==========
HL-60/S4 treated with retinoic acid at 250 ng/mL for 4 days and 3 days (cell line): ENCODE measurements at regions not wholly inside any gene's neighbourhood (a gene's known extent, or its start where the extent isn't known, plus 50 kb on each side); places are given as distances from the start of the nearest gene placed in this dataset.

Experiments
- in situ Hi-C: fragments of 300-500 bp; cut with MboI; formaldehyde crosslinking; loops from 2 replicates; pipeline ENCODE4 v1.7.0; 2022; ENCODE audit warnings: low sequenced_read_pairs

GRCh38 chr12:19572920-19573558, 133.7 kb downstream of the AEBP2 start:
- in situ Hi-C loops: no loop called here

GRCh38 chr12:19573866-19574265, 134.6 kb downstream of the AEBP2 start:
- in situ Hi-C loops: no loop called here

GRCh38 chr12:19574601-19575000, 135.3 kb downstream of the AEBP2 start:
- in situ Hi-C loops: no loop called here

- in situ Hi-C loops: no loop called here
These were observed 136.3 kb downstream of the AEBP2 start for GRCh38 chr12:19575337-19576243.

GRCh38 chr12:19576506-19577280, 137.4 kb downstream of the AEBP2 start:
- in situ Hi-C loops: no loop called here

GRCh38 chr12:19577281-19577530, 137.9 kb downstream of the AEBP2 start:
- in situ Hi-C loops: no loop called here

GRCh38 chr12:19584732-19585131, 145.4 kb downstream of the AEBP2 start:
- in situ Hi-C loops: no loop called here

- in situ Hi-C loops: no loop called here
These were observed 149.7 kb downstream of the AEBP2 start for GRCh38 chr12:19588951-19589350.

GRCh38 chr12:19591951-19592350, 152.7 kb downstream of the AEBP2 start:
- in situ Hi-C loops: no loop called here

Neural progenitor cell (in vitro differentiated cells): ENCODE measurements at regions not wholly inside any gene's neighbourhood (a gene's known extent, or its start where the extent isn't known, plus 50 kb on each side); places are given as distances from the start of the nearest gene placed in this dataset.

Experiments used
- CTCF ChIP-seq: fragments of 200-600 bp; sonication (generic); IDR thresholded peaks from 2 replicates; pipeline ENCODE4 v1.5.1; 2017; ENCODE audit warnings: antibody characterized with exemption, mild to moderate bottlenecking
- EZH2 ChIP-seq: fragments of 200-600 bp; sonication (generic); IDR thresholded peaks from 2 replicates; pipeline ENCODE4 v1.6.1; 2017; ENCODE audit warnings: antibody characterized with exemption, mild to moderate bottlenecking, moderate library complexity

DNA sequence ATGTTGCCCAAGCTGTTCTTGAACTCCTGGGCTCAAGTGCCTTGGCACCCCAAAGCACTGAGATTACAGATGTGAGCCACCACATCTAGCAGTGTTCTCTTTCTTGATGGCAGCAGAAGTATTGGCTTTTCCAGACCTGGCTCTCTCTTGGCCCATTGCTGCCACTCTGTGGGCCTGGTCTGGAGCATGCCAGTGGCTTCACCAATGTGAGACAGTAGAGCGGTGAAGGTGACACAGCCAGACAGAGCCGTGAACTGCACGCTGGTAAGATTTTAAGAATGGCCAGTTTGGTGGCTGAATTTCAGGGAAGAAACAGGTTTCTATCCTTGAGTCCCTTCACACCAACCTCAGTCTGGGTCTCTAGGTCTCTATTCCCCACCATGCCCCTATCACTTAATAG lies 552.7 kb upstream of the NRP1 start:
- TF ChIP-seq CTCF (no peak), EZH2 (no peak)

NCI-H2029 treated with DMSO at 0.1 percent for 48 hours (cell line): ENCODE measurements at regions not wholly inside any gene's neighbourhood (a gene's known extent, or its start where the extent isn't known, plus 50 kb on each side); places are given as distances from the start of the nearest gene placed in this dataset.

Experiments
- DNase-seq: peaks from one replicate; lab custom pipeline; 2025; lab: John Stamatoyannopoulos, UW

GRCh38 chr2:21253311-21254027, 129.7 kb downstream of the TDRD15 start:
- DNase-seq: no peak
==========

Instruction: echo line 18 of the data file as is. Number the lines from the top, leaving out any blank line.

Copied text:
- in situ Hi-C loops: no loop called here